From burnouts to flaming hot life skills

To help ease these generations problems, such as burn-outs, Wing started the 3310 school: a school for grown-ups you actually want to go to. She says that “You don’t have to teach us how to use a smartphone, but we do want to learn how to keep a healthy work-life balance. With 3310, I aspire to help fellow Millennials with my experience to make our lives easier for ourselves.”

Am I doing what I love? How do I put myself on the map without boasting? How do I deal with unwanted feedback? These are all questions that weren’t answered in our days at school and often not easy to find answers to now. As Wing puts it “Unless you have found the meaning of life, why stop learning?”

Don’t go chasing waterfalls

As there is no millennial prototype but a broader sense unification, getting the attention of millennials is about tapping into the generational challenges. 3310 school may be a literal translation of problem-solving, but if you’re a brand and looking to connect with millennials the same will count for you. We can learn from Wing and her school that as a brand, you need to have a good understanding of what this generation is put up against.

“We can learn from Wing and her school that as a brand, you need to have a good understanding of what this generation is put up against.”

There’s one more thing that has created a bond between millennials: an intoxicating cocktail of nostalgia and pop-culture. And Wing has the perfect recipe for throwback themes and languages in the way her brand communicates. “The name 3310 actually came from the old Nokia 3310 that was the ‘it’ phone for a while. Nostalgia can tie us together, we all loved that phone, we can all relate to Gameboy obsessions and sing along to Craig David.” Wing has cleverly used this to create a connection and engagement between her and her millennial audience.

Turns out brands and ultimately fussed-over generation are equally lost in the ‘millennial maze’. Finding a meeting point somewhere in there is not an easy feat. Try reading up on what they’re going through, talking to millennials or if you’re a Millennial yourself, contemplate on where you and your friends feel lost in. Understanding millennials on a ‘meta-level’ will foster loyalty and build meaningful relationships. To stay in the 90s lane, it’ll make sure you ‘don’t go chasing waterfalls’.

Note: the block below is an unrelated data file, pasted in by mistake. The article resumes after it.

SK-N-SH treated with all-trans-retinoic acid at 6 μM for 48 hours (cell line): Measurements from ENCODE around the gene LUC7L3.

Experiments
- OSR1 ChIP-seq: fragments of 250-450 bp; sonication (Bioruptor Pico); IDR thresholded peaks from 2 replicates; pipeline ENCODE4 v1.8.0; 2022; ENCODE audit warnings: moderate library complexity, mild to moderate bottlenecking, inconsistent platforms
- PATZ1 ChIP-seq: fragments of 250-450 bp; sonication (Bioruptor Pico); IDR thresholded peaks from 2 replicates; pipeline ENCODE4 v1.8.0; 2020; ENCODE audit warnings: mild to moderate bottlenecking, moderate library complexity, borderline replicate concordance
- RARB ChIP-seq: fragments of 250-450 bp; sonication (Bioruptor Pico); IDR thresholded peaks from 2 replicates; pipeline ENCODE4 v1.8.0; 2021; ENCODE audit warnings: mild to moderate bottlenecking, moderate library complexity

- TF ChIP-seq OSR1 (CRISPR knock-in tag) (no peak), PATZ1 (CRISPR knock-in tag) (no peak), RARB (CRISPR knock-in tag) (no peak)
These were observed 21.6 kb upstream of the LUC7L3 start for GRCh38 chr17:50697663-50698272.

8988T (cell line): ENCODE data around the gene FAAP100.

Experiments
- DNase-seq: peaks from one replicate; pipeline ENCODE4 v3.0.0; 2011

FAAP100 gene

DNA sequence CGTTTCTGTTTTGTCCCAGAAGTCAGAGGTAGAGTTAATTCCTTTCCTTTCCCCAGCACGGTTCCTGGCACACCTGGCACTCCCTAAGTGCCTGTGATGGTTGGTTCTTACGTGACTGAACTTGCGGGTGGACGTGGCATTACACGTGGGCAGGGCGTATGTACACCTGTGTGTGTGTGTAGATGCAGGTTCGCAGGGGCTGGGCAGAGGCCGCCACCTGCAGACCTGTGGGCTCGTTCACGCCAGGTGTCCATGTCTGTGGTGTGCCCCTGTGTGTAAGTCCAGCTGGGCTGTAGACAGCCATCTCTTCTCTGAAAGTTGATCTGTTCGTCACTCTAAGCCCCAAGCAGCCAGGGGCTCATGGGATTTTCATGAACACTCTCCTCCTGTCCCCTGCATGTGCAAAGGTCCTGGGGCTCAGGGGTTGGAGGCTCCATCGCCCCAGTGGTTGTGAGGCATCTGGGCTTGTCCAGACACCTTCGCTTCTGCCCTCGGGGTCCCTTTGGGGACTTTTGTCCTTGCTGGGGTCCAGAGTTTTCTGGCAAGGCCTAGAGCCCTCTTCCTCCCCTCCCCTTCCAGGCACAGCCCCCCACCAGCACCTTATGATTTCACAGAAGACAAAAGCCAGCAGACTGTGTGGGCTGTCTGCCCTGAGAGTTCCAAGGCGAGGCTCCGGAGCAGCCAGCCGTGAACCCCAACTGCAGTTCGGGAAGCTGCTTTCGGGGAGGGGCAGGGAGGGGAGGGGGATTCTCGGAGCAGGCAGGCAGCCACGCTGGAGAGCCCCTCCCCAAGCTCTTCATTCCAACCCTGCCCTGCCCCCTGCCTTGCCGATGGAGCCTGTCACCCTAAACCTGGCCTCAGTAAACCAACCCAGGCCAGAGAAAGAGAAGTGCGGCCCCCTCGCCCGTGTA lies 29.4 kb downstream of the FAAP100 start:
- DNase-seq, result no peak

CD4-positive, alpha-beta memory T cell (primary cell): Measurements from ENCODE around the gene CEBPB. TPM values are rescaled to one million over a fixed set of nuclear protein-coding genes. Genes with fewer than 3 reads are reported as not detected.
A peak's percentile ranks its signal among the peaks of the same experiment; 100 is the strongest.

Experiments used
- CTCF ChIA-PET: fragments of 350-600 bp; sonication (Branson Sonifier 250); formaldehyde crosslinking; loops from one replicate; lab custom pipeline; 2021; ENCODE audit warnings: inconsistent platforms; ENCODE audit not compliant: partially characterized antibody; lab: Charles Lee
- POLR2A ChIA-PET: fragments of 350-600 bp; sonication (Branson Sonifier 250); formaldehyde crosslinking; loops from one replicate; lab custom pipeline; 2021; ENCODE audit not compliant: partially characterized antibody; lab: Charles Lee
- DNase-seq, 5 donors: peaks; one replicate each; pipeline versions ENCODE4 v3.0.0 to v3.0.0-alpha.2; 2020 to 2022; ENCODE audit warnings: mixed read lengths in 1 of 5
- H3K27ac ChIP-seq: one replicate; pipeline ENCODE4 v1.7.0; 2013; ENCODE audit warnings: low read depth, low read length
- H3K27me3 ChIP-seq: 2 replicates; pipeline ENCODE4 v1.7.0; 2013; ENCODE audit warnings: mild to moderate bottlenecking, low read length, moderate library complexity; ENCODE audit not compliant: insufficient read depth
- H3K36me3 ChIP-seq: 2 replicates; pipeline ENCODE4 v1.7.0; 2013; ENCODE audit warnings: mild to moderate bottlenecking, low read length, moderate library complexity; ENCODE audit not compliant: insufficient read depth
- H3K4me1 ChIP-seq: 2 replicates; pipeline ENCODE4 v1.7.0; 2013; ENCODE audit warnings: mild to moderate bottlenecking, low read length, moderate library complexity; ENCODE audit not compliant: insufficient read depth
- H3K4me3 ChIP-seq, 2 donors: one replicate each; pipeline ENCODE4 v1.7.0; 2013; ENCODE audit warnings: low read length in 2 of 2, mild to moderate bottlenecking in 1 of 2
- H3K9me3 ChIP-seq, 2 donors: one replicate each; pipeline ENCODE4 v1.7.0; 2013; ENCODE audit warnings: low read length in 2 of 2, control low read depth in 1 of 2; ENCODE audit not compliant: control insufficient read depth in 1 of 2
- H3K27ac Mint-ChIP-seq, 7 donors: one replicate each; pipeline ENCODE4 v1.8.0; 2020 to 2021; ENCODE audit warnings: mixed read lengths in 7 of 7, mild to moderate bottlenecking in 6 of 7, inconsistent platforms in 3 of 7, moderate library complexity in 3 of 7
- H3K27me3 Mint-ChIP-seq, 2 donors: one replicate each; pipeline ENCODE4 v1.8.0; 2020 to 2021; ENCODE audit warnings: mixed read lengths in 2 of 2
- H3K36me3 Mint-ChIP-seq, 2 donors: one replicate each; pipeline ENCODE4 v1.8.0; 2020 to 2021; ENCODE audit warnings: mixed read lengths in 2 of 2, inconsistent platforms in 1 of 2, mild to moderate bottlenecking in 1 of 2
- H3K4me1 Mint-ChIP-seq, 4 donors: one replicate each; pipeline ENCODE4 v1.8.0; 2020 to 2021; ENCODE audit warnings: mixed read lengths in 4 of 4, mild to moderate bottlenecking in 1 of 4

Check out 3310 for more millennial know-how, see you at the next workshop?

OnBrand ‘17: Beyond Branding

At Ngrane, we’ll take any chance to get inspired. So naturally, there was no doubt about going to the OnBrand event last week Thursday. A jam-packed day, full of inspirational talks and hugely relevant branding insights. Our main takeaway? It’s one thing to brand something, it’s a whole other to go beyond branding. Finding your calling rather than acting on that of consumers, embedding yourself into culture and weaving innovation into your values.

Ben & Jerry's: Beyond cause marketing: How businesses can be activists and help change the world

Jay Curley
Senior Global Marketing Manager
Ben & Jerry’s

Turns out the geniuses behind cookie-dough ice cream have a lot more on their plate – or should we say ice cream bowl? – than your favourite dessert. Since their start in the eighties; activism has always been frozen into their DNA. And Jay Curley tells us how it’s been good for business, but not the reason why they’re doing it.

Brands should go beyond cause marketing: a customer led approach to ‘doing good’. Which is all about making decisions on what the consumer wants, how you can connect with them emotionally and how you can align your brand with their cause. Nope, Jay tells us that simply won’t cut it. He explains what Value Led Activism is, how instead of the customer it puts the values of the brand first. So, brands should use what they believe in as a starting point, being the change they want to make and inspiring others to take action. In this way, you’re enlisting fans to join social movements. You should feel like part of the ‘people’ not the business suits on the eleventh floor of some building. You’re there on the streets because you care just as much as the people you sweep up with you. And sweeping people off their feet means a special kind of loyalty between them and your brand and product. No matter how sweet your ice cream, you’re just another brand selling stuff if you can’t connect with others in a meaningful way.

We personally loved the campaign Jay Curley showed that was promoting the Paris Agreement of 2015. An immersive video of melting ice cream, that cleverly links what the brand is known for with something they believe in. Check it out here.

Platform 13 Beyond: Thinking outside the box

Leila Fataar

Put street-level know how, a digital devotion and endless experience together and you’ve got Leila Fataar: a London based branding veteran and founder of Platform13. Fataar has put all her cards in culture. She claimed that brands should go beyond just thinking outside of the box. In order to create activity that matters, brands should know the box first.

Traditionally, advertising is embedded in the idea of pushing. Pushing catchy one-liners, pushing commercials and pushing empty messages. The opposite should be the case, brands should be pulling. Organically feeding consumer advocacy and relevance by creating cultural value. You want to be the influencer, not pay a couple of influencers to push a few messages for you. You want to be part of the conversation, slip into the ‘Dark Social’ by naturally being talked about. Having your product as the topic of conversation, in places like WhatsApp – where you can’t advertise – will mean more than any Facebook Ad could ever be.